"We all know the anonymous CV, the possibility of sending a CV without indicating their name, etc," she said. 

"But the problem will arise during the first job interview, which is often either face-to-face physically or visually, where we see the physical appearance of the employee and where, indeed, they can be dismissed at that time."

Brahami added that the hiring process is not the only place that a candidate can be discriminated against – and that racism could follow them into the workplace even if they get past the hiring process, including in terms of salary.

Bagalini agrees. "Knowing about bias does not result in changes in behavior by managers and employees," she concedes. "The whole social environment – rather than the individual – needs to be addressed ... from selection processes to performance ratings and promotion decisions."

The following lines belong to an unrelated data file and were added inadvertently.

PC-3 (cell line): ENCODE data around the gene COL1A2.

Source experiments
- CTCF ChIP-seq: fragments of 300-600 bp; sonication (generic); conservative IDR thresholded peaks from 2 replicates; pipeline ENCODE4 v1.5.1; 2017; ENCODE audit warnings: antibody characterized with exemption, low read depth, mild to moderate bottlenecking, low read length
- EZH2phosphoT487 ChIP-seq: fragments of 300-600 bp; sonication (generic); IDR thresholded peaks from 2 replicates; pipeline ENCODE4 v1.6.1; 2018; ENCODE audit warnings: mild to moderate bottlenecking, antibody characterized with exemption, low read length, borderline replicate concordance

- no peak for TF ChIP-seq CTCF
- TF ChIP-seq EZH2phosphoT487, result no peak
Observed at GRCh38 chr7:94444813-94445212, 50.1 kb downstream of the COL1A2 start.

France does not count race on its census, which is one of the reasons why le testing is necessary in the first place.

So, another possibility in addressing this problem is moving away from France's "color blind" response to race.

"If you want France to get out of this issue, the first thing will be to lift the taboo that is around color and to stop pretending that we won't see color. Because even if we don't want to see it, it is here," Timera added. 

"And racism has a consequence on the life of a lot of people. So we have to tackle that. And after that, we will be able to say that we are a universal country and that everybody is the same."

Video editing and animation: Natália Luz.